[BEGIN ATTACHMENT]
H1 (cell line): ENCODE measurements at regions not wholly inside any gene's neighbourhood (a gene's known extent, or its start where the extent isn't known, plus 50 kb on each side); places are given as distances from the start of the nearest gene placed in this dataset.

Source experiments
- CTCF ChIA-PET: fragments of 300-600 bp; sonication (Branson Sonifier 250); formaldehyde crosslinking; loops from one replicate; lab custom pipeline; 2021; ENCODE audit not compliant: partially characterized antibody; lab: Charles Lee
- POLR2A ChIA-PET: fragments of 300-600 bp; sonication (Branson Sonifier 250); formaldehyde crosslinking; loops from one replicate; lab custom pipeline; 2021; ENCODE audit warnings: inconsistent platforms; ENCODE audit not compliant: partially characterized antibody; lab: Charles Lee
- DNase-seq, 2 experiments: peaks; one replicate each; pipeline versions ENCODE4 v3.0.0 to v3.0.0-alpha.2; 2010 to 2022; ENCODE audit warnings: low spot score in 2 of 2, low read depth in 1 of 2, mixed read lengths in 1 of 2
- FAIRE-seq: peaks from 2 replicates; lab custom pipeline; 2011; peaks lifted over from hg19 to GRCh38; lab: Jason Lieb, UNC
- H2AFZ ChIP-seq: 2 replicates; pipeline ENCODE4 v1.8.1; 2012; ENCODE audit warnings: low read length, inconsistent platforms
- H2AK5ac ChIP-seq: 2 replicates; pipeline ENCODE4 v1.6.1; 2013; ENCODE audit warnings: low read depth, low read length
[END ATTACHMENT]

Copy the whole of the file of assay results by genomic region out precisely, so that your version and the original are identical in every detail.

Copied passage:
H1 (cell line): ENCODE measurements at regions not wholly inside any gene's neighbourhood (a gene's known extent, or its start where the extent isn't known, plus 50 kb on each side); places are given as distances from the start of the nearest gene placed in this dataset.

Source experiments
- CTCF ChIA-PET: fragments of 300-600 bp; sonication (Branson Sonifier 250); formaldehyde crosslinking; loops from one replicate; lab custom pipeline; 2021; ENCODE audit not compliant: partially characterized antibody; lab: Charles Lee
- POLR2A ChIA-PET: fragments of 300-600 bp; sonication (Branson Sonifier 250); formaldehyde crosslinking; loops from one replicate; lab custom pipeline; 2021; ENCODE audit warnings: inconsistent platforms; ENCODE audit not compliant: partially characterized antibody; lab: Charles Lee
- DNase-seq, 2 experiments: peaks; one replicate each; pipeline versions ENCODE4 v3.0.0 to v3.0.0-alpha.2; 2010 to 2022; ENCODE audit warnings: low spot score in 2 of 2, low read depth in 1 of 2, mixed read lengths in 1 of 2
- FAIRE-seq: peaks from 2 replicates; lab custom pipeline; 2011; peaks lifted over from hg19 to GRCh38; lab: Jason Lieb, UNC
- H2AFZ ChIP-seq: 2 replicates; pipeline ENCODE4 v1.8.1; 2012; ENCODE audit warnings: low read length, inconsistent platforms
- H2AK5ac ChIP-seq: 2 replicates; pipeline ENCODE4 v1.6.1; 2013; ENCODE audit warnings: low read depth, low read length